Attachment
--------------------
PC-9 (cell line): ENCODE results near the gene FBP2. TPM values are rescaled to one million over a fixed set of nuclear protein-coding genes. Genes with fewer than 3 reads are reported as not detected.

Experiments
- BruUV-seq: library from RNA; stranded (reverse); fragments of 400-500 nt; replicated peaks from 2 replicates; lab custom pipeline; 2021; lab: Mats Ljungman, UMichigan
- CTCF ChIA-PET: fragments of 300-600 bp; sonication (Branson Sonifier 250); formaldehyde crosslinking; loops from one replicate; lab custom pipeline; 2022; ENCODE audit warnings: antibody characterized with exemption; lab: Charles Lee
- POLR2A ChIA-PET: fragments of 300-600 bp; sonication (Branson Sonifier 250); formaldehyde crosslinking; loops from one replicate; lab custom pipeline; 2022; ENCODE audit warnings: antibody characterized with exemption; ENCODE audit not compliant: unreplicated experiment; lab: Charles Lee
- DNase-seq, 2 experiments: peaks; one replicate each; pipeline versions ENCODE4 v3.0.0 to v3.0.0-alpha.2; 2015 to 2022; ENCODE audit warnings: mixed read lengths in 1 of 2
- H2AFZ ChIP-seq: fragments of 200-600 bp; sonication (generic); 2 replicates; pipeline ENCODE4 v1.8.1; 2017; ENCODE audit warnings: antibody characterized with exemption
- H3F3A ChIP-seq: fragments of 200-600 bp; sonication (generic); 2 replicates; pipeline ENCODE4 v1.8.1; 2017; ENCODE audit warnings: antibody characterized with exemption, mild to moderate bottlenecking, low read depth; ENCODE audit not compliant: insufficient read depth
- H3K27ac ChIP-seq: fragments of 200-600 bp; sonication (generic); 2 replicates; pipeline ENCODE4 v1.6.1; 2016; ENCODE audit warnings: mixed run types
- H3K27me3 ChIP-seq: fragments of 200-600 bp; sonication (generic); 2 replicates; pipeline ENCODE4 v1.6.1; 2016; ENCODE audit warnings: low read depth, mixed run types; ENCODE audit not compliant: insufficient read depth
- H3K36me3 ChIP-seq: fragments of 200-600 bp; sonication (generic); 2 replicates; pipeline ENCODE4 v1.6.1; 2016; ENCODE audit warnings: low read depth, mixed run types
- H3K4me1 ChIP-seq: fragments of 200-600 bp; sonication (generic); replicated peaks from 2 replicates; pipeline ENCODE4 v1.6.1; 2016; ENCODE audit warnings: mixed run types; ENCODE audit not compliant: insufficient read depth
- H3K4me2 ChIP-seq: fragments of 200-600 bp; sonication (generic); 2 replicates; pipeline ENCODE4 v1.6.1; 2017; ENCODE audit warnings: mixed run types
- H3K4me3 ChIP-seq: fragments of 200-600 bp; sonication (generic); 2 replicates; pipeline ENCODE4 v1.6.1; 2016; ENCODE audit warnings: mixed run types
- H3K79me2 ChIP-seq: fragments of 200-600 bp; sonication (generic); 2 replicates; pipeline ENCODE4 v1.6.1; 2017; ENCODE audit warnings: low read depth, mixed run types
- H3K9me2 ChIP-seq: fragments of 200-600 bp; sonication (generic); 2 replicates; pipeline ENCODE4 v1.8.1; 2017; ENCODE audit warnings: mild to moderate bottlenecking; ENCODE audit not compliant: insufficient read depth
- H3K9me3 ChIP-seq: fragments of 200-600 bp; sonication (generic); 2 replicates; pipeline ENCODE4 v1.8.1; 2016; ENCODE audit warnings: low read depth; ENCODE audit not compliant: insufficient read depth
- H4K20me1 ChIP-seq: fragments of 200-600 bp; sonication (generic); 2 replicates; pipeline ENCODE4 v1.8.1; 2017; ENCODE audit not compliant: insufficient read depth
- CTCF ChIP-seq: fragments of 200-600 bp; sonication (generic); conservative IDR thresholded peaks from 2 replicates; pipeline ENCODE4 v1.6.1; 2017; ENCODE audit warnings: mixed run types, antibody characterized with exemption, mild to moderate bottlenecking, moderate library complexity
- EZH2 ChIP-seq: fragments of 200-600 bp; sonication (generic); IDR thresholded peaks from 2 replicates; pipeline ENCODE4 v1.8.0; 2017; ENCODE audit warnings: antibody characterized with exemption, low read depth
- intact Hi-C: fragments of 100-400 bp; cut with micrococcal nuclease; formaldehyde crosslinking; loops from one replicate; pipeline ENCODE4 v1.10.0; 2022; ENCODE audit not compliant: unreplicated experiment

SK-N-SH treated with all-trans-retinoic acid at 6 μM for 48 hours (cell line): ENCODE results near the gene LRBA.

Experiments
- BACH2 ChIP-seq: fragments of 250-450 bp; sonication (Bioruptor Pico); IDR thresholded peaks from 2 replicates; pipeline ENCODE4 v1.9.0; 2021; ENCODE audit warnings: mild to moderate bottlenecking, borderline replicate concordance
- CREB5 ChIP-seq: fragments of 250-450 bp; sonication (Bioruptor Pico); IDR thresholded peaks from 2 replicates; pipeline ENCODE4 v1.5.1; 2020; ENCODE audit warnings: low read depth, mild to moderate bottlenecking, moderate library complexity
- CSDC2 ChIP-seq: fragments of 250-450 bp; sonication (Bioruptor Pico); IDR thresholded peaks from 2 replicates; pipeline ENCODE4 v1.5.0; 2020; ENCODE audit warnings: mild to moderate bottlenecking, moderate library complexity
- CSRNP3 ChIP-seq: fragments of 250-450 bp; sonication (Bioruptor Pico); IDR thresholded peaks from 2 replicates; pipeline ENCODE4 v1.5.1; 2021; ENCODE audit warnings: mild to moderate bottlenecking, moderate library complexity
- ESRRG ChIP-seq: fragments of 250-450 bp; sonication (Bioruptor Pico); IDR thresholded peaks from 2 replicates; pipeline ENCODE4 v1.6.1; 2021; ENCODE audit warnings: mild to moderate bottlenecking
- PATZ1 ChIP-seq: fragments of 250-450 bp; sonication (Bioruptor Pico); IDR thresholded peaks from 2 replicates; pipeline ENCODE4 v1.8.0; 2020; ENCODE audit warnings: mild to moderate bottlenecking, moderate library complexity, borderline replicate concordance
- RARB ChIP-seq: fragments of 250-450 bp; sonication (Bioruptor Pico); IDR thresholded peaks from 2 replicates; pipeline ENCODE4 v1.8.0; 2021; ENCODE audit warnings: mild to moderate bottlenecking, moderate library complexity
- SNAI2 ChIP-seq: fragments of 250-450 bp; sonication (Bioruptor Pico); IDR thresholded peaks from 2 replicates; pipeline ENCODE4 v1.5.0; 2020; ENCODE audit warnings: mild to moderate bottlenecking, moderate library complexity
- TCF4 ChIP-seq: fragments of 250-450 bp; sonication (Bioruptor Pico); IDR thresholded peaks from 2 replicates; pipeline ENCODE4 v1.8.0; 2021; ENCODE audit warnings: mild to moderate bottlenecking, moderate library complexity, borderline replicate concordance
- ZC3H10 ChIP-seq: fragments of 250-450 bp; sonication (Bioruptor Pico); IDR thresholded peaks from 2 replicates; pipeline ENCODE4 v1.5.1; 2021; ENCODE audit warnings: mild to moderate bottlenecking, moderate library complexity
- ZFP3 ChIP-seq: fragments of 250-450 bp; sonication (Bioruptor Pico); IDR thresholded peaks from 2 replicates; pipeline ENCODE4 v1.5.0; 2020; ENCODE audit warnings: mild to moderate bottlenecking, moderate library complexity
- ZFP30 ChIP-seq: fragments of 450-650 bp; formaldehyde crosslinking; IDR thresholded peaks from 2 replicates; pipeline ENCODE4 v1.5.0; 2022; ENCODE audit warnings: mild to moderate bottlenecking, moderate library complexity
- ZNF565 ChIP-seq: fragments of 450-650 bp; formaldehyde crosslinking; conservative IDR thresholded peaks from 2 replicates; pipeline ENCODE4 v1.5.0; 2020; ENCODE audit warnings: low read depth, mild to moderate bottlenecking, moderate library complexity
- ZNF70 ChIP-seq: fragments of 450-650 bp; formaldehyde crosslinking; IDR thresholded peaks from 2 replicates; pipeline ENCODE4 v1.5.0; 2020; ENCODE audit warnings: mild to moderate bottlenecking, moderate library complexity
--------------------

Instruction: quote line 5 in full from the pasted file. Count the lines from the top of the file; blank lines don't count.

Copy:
- POLR2A ChIA-PET: fragments of 300-600 bp; sonication (Branson Sonifier 250); formaldehyde crosslinking; loops from one replicate; lab custom pipeline; 2022; ENCODE audit warnings: antibody characterized with exemption; ENCODE audit not compliant: unreplicated experiment; lab: Charles Lee